Including Your Vacation Home in Your Estate Plan

Tom’s story is a typical one of ancillary probate. As we think about Tom, there are a lot of things he could have done in his estate plan to ease the time, stress, and cost of probate on his sister and his kids. For now, though, let’s focus on the ancillary probate problem. At the very least, what could he have done to prevent his sister from having to travel repeatedly out of state and deal with the burden of ancillary probate?

Lucky for Tom, his sister, and the kids, the answer is relatively simple: a Revocable Living Trust. When a property is titled in a trust, no matter where that property is located, it passes in accordance with the trust instructions. We’ve explained the basics of Revocable Living Trusts elsewhere, but here, we see clearly one of the greatest benefits of this estate planning tool. Of course, you can choose to title all of your real estate (and the rest of your assets, too!) into an RLT, avoiding probate altogether (ancillary or otherwise). However, if you choose not to do so, an RLT can be used solely to transfer an out of state property easily and quickly. As with any trust, the instructions can also provide how the property should be treated and for whose benefit. For Tom, not only would an RLT have kept his sister from traveling to Delaware and spending money on a second attorney, it also would have allowed her to quickly sell the property and use those assets for the benefit of Tom’s named beneficiaries. If his trust beneficiaries are his three children, Tom’s sister (assuming she is also named as trustee for the RLT) can take the proceeds of that Delaware condo sale and immediately begin providing for the kids in accordance with Tom’s trust instructions.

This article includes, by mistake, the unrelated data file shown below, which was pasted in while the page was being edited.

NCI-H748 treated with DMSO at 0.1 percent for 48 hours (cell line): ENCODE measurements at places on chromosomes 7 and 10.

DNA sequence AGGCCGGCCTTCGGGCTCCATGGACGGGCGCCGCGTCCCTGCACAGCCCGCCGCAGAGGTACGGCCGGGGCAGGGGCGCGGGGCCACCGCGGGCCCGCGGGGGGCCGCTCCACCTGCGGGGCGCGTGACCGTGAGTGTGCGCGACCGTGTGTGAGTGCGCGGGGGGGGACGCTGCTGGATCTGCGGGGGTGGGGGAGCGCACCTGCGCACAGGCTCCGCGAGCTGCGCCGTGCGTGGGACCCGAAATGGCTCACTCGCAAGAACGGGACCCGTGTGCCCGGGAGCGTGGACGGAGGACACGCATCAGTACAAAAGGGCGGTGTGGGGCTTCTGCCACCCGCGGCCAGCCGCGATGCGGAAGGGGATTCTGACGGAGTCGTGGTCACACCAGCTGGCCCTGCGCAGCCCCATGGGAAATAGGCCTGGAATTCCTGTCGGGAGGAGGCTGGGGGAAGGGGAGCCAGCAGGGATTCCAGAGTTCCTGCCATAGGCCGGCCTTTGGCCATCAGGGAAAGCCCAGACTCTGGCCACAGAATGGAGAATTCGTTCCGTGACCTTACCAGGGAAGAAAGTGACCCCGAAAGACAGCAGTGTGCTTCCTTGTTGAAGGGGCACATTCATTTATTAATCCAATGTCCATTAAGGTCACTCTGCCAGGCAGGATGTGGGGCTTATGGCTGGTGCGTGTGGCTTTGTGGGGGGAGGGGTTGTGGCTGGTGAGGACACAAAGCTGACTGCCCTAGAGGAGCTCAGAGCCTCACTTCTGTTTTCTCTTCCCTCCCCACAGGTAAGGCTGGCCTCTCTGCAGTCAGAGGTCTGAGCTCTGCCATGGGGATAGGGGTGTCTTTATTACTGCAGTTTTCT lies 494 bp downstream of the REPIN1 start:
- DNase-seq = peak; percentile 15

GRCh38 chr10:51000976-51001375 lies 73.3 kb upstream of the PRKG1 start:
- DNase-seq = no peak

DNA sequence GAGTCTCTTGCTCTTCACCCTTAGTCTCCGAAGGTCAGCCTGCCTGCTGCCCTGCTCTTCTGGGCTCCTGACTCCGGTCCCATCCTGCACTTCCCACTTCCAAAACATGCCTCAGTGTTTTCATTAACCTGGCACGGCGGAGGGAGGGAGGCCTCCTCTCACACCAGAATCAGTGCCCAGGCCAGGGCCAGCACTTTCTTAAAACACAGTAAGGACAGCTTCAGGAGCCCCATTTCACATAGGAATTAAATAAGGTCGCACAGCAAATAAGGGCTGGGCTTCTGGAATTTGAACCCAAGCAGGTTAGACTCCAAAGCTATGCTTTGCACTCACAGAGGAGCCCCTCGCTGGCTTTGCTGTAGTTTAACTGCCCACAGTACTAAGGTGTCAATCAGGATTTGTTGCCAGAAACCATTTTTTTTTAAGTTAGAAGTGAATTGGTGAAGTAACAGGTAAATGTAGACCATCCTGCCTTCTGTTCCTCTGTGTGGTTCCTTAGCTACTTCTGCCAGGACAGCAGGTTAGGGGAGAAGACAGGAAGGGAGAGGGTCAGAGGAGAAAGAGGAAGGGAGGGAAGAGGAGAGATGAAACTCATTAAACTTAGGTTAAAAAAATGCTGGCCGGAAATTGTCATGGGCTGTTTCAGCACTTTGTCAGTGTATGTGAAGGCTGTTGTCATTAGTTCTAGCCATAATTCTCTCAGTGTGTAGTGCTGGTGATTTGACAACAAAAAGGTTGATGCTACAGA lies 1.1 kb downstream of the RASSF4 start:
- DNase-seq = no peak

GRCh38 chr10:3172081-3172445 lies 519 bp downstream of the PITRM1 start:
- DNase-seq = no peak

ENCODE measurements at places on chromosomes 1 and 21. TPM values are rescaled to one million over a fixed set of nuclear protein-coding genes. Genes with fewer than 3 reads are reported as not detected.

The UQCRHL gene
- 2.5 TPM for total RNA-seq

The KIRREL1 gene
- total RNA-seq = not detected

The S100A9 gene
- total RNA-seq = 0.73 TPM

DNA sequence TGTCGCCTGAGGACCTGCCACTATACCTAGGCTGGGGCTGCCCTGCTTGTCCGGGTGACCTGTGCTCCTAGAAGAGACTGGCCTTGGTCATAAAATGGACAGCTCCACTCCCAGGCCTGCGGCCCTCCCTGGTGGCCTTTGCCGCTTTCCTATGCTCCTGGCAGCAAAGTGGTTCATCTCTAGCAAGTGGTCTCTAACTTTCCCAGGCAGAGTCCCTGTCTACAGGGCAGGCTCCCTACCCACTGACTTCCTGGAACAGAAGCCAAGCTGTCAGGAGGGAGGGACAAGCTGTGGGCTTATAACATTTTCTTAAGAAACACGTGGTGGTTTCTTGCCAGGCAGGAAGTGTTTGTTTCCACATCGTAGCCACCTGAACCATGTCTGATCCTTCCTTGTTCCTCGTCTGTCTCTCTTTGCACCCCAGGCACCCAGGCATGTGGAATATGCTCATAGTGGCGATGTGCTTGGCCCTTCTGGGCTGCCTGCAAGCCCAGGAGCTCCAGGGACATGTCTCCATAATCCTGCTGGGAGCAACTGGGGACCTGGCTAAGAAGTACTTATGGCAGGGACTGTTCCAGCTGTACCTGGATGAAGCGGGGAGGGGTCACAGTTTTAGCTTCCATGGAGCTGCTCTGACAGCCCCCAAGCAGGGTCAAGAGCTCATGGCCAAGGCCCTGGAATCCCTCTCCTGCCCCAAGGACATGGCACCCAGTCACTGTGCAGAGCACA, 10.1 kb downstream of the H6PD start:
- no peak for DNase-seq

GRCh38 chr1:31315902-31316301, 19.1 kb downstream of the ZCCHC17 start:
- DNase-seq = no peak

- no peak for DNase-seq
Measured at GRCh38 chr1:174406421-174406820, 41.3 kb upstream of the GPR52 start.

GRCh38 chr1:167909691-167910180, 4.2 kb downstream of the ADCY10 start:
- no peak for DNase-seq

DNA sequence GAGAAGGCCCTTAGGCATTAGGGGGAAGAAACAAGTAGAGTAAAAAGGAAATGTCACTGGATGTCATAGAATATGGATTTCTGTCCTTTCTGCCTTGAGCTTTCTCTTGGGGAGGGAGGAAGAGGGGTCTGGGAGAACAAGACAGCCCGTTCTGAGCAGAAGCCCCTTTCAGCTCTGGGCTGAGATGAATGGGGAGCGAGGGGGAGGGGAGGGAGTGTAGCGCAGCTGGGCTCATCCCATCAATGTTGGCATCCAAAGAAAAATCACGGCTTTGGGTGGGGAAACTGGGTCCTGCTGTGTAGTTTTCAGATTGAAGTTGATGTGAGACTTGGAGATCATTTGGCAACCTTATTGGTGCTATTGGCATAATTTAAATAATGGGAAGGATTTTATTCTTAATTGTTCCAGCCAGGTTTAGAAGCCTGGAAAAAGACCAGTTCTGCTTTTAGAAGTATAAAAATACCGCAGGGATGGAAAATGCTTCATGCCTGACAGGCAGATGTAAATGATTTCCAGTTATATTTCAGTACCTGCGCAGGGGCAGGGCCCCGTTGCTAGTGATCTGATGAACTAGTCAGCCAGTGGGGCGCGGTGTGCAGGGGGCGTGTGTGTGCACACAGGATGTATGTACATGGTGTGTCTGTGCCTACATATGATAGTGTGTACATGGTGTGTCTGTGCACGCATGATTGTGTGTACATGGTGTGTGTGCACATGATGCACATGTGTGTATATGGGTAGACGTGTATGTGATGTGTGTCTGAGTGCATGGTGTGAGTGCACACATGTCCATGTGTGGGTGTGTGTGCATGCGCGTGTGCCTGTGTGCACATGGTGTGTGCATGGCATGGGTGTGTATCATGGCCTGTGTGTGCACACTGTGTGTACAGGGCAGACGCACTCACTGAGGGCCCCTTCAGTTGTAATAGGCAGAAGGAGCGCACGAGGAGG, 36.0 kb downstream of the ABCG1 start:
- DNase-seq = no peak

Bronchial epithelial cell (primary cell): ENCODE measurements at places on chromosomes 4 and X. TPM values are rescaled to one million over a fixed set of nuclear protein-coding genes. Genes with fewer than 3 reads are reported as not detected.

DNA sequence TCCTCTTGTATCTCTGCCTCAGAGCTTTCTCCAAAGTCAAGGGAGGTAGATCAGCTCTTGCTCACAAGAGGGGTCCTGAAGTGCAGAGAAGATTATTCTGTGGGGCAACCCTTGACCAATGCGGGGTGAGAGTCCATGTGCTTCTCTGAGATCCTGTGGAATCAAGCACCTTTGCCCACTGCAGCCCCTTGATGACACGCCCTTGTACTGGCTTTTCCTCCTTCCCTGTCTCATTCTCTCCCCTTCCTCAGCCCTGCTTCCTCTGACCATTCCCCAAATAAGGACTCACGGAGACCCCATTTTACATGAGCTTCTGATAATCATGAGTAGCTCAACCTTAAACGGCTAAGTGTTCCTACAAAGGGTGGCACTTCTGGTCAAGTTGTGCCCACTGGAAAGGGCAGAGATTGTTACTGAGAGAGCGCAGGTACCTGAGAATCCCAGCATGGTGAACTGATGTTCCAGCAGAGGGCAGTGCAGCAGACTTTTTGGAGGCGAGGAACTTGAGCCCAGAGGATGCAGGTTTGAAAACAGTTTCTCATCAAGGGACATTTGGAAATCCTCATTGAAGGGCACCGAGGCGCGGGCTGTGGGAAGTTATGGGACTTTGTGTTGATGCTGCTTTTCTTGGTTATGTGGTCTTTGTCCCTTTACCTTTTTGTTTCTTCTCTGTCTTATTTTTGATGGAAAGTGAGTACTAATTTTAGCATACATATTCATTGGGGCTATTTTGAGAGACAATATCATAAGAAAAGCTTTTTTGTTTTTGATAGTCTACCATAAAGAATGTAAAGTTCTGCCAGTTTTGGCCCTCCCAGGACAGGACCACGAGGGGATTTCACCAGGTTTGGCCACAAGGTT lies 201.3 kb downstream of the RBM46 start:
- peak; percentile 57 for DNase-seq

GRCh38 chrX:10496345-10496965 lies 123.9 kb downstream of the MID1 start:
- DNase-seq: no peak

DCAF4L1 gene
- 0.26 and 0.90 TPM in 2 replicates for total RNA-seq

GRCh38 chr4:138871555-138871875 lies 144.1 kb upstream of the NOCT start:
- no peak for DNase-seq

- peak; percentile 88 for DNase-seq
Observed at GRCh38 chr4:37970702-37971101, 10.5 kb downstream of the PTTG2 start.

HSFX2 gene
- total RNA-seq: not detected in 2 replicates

If You Own Property Out of State, It’s Time to Take Control

As an estate planning attorney, I often meet with clients who say, “I don’t need much. My life is pretty simple. I just need a simple will.” For some people, that may be true. However, owning real estate out of state is one of the most prominent triggers that says to me, this is not a simple will situation. This family needs a more comprehensive estate plan. If you own, or are considering buying, real estate out of state, let’s talk. Give The Tyra Law Firm a call at (301) 315-0811.

Written by Neil Tyra